Mechanism of action of steroidogenesis inhibitors

The mechanism of action of various steroidogenesis inhibitors and their clinical application in managing Cushing’s disease will be reviewed.


Adrenal steroidogenesis : Review of adrenal steroidogenesis can be found here (a simple memory device for recalling the steps in steroid synthesis). The role of various adrenal steroidogenic inhibitors such as ketoconazole, metyrapone, and mitotane is shown in figure 1.0(1).

Fig. 1.0 Schematic representation of adrenal steroidogenesis pathways and the site of action of various enzyme inhibitors. Metyrapone primarily inhibits 11 beta-hydroxylase activity (11β-OH), which results in reduced production of cortisol(2). Consequently, there is an accumulation of intermediate mineralocorticoid precursors (11-DOC)(3) and shunting of progesterone and pregnenolone to androgen production(4). Mitotane inhibits various adrenal steroidogenic enzymes, including the side-chain cleavage enzyme complex(StAR/SCC), 11beta hydroxylase(11β-OH), and 3βHSD(5). Ketoconazole similarly inhibits various steroidogenic enzymes, including the side-chain cleavage enzyme complex, 17alpha hydroxylase (17α-OH), and 11β-OH enzymes(5). Redrawn and modified from Daniel E, Newell-Price JDC (2015) Therapy of endocrine disease: steroidogenesis enzyme inhibitors in Cushing’s syndrome. Eur J Endocrinol 172:R263-280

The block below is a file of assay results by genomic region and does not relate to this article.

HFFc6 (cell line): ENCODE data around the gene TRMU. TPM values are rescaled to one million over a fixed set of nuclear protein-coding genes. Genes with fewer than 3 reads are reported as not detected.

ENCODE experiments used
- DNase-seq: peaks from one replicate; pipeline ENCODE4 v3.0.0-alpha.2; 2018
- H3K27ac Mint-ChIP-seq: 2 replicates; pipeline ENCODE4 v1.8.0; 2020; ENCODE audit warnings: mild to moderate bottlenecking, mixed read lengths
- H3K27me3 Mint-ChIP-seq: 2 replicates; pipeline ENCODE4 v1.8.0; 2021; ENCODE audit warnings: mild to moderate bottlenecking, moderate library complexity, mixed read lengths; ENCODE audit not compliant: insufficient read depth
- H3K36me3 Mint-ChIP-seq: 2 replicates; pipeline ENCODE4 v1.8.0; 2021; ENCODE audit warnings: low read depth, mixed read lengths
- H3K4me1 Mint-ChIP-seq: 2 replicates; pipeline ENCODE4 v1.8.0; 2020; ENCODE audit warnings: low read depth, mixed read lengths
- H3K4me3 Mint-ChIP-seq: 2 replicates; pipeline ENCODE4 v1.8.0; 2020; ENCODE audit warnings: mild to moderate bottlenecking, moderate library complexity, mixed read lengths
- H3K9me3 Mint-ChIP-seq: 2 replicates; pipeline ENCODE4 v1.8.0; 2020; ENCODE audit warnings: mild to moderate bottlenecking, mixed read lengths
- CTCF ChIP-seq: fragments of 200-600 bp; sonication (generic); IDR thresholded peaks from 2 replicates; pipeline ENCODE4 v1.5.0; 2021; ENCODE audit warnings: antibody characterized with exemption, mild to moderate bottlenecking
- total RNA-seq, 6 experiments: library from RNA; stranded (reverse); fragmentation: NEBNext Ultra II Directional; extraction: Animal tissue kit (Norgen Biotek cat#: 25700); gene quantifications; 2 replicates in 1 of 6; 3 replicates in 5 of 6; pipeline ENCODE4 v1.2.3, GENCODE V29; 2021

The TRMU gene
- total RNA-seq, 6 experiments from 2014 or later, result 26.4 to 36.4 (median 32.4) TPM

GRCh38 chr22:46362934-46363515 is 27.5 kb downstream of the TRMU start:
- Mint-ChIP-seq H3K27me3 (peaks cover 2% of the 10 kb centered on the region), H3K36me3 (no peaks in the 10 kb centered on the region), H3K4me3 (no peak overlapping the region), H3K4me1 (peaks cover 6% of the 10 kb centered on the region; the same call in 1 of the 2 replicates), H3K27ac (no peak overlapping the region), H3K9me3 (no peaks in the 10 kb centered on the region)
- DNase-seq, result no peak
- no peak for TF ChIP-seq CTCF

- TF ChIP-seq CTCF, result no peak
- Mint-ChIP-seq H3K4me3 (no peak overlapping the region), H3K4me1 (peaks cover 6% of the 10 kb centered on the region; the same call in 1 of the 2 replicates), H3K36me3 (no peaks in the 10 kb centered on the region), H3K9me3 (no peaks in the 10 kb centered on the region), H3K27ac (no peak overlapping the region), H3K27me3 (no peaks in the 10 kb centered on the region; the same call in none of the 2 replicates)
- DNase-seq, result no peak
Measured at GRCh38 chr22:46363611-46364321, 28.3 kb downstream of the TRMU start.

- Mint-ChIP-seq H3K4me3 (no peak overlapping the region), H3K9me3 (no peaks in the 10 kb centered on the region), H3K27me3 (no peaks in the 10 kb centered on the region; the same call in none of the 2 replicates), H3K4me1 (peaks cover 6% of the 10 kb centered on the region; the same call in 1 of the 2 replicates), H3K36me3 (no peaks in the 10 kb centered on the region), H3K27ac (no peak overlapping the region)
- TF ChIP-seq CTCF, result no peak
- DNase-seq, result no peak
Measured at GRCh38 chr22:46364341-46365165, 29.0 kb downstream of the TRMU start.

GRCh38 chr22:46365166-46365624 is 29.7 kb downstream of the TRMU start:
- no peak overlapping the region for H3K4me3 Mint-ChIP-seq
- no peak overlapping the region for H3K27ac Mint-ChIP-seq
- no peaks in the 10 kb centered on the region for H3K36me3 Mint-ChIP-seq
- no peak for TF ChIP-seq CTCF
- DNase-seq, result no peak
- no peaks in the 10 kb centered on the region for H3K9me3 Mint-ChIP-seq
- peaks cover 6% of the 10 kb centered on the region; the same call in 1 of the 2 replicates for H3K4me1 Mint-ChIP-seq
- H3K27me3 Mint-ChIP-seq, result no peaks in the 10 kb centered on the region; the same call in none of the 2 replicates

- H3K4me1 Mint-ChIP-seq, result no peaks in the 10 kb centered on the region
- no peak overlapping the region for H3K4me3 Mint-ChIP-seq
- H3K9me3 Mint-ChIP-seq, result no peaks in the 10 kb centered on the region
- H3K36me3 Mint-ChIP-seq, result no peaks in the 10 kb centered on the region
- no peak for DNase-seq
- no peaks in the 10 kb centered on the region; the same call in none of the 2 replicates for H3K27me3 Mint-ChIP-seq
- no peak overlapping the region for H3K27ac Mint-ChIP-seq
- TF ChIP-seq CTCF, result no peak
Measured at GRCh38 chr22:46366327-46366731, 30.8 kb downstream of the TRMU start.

Mechanism of action

See figure 1.0 for a summary of various enzymatic targets of steroidogenic inhibitor therapies. The mechanism of action of metyrapone, mitotane, ketoconazole, and the recently approved steroidogenesis inhibitor, osilodrostat, will be reviewed next.

Metyrapone: Metyrapone has a pyridine moiety, which allows it to impair the activity of 11beta-hydroxylase (critical in the final step of cortisol synthesis). Other steroidogenic enzymes inhibited by metyrapone include the 17 alpha-hydroxylase(17α-OH) and 18-hydroxylase enzymes (less potent inhibition)(5).

Mitotane: Mitotane is suggested to have both “adrenolytic” (adrenal cell death) and “adrenostatic” (enzymatic inhibition) properties. Mitotane is a chemotherapeutic agent with a diphenylmethane moiety that causes mitochondrial dysfunction, lysis, and necrosis. Mitotane, as stated earlier, exerts its “adrenostatic” function by inhibiting side-chain cleavage enzyme, 11beta hydroxylase, and 3βHSD (5).